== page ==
Frankly, these ladies can kiss the roundest part of my (very fat) ass.
As a woman who struggled HARD to breastfeed, I needed all the damn help I could get.
Using nipple cream and a nipple guard SAVED me during those first few weeks.
Melanie's latch was so bad that within 24 of her being born, I already had open and bleeding sores on my nipples.
In order to heal them, I had to use nipple cream and then nipple shields. It was literally the only way I could continue to safely breastfeed.
And fuck those people who say that babies become “addicted” to nipple guards – REALLY?!?! That's the dumbest thing I've ever heard.
WHO CARES IF THEY DO?
You're still breastfeeding. Also, try to get two nipple guards if you can, that way, you can have one at home and one in your diaper bag.
Please see the section about diapers to truly understand this recommendation. In this day and age, very few ladies use the size and breadth of pad needed to handle post-baby bleeding.
Take every single one that the hospital offers you and then supplement with the overnight style ones available to you at the store.
Also, try to snag some pre-soaked witch hazel pads, if you can. They're actually the kind used for hemorrhoids but are AWESOME when you line a few in your panties. Hello, sweet relief.
Nasal Sucker Thingy/Medical Supplies:
You know that weird looking bulbous thing with the long tube on the end for sucking the snot out of your baby's nose?
STEAL IT. STEAL ALL OF THEM.
I don't know why but they are the greatest things ever and the hospital-grade ones are really, really, really good.
We only had to use ours a few times during Melanie's babyhood but, every time, I was grateful to have brought it home.
Also, pack up any of the baby medical/health supplies they will let you leave with. The hospital-grade ones are ALWAYS better then what you bought at a store.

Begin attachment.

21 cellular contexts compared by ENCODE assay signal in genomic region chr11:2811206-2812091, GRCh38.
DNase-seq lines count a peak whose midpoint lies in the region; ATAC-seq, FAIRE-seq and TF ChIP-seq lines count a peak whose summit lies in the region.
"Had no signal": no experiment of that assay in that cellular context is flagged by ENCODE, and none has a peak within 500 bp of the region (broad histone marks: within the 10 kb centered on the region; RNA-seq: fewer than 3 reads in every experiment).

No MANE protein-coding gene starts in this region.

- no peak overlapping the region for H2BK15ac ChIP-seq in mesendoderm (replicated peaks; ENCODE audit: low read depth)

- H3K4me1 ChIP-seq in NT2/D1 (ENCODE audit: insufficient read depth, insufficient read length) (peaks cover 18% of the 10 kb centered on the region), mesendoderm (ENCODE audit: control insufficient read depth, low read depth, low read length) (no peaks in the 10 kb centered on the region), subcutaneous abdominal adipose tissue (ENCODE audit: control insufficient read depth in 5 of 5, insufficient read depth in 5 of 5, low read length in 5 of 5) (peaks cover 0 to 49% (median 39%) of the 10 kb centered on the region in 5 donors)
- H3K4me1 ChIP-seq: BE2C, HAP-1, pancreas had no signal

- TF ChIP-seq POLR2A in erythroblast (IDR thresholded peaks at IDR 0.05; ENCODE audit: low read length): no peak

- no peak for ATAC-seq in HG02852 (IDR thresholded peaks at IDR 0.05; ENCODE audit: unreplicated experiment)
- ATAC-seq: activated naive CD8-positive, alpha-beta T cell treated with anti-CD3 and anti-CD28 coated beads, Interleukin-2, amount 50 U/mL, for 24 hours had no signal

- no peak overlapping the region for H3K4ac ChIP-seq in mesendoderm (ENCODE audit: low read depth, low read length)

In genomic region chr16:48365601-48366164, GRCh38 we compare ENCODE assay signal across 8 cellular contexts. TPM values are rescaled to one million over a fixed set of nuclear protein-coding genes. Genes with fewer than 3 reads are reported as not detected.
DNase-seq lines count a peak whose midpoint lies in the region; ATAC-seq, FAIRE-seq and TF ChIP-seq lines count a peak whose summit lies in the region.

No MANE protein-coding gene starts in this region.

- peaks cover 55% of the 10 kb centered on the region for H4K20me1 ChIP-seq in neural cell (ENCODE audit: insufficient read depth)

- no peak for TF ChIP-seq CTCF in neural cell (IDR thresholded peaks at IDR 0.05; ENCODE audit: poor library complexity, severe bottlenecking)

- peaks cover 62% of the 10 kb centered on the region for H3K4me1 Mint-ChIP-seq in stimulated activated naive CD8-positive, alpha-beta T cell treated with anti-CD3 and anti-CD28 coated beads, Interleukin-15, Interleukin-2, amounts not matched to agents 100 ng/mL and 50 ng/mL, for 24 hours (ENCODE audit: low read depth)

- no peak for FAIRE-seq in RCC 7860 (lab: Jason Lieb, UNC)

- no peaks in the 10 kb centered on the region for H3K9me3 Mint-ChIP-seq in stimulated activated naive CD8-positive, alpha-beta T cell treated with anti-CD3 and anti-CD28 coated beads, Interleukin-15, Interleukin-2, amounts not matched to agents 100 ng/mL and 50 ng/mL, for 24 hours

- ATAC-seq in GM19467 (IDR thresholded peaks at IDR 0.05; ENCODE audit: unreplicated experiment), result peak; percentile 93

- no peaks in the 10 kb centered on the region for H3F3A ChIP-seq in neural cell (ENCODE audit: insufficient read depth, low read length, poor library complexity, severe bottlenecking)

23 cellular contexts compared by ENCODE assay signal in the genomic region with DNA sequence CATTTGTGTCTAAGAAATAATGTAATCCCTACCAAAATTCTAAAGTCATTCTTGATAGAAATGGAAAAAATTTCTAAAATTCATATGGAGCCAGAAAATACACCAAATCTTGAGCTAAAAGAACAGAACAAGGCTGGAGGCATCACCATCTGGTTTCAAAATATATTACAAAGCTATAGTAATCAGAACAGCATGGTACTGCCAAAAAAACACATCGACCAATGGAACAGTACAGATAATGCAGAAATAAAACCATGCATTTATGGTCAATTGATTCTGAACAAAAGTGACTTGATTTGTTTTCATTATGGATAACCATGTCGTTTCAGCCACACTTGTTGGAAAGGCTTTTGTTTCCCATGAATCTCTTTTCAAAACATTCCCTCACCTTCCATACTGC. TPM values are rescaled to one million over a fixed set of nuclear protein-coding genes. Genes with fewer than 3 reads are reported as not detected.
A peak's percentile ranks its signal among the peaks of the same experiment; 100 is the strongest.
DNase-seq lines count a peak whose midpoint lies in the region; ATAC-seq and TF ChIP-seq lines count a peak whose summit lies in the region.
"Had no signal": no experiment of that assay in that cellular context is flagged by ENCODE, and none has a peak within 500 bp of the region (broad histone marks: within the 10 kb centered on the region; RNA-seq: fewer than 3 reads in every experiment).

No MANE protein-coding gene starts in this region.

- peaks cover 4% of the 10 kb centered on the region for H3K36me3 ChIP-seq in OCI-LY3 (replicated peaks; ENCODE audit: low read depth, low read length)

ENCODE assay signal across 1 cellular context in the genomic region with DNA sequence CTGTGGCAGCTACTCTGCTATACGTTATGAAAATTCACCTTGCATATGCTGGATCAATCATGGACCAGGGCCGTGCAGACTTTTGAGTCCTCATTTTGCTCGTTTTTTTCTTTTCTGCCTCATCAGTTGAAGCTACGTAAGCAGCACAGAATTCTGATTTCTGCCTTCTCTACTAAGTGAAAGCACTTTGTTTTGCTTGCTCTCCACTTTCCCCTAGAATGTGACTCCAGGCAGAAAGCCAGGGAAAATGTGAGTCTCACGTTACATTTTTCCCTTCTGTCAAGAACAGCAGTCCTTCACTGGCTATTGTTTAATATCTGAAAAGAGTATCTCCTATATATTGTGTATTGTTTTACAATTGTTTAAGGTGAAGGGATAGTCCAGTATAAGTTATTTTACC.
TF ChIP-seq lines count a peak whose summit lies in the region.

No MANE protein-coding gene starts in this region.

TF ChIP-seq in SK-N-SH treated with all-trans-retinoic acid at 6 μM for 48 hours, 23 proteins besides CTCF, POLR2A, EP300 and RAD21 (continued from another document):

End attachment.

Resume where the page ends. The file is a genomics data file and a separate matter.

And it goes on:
These are those ugly ass socks with the grippy, sticky thingies on the bottom and they are FREAKING GOLD.
I lived in mine at the hospital (I don't know what the deal is with postpartum but my feet were like ICE and my balance sucked, too).
I even hung on to the used socks when they would give me new ones (instead of tossing them in the laundry).
I ended up wearing them at night during those first sleep deprived weeks because I felt safer walking around holding the baby while I was sleep-numbed.
Yes, some hospitals give away car seats. Even if you already have one – take it. You may like it better or you may need it for a second vehicle.
If you end up not needing it, you can donate it to a local shelter or women's home where it will be highly appreciated.
Our hospital didn't let us have the one that Melanie used while there (which SUCKED because it was literally the only swaddle she liked and we couldn't remember the brand to try and find it again).
But, some places do so take it. Most all babies love being swaddled and hospitals tend to have the crazy nice ones.
Make sure someone shows you how to use it before you go so you're not struggling in the middle of the night while sobbing because you cannot figure out the stupid thing and OMGBABYSTOPCRYINGI'MTRYINGI'MREALLYTRYING.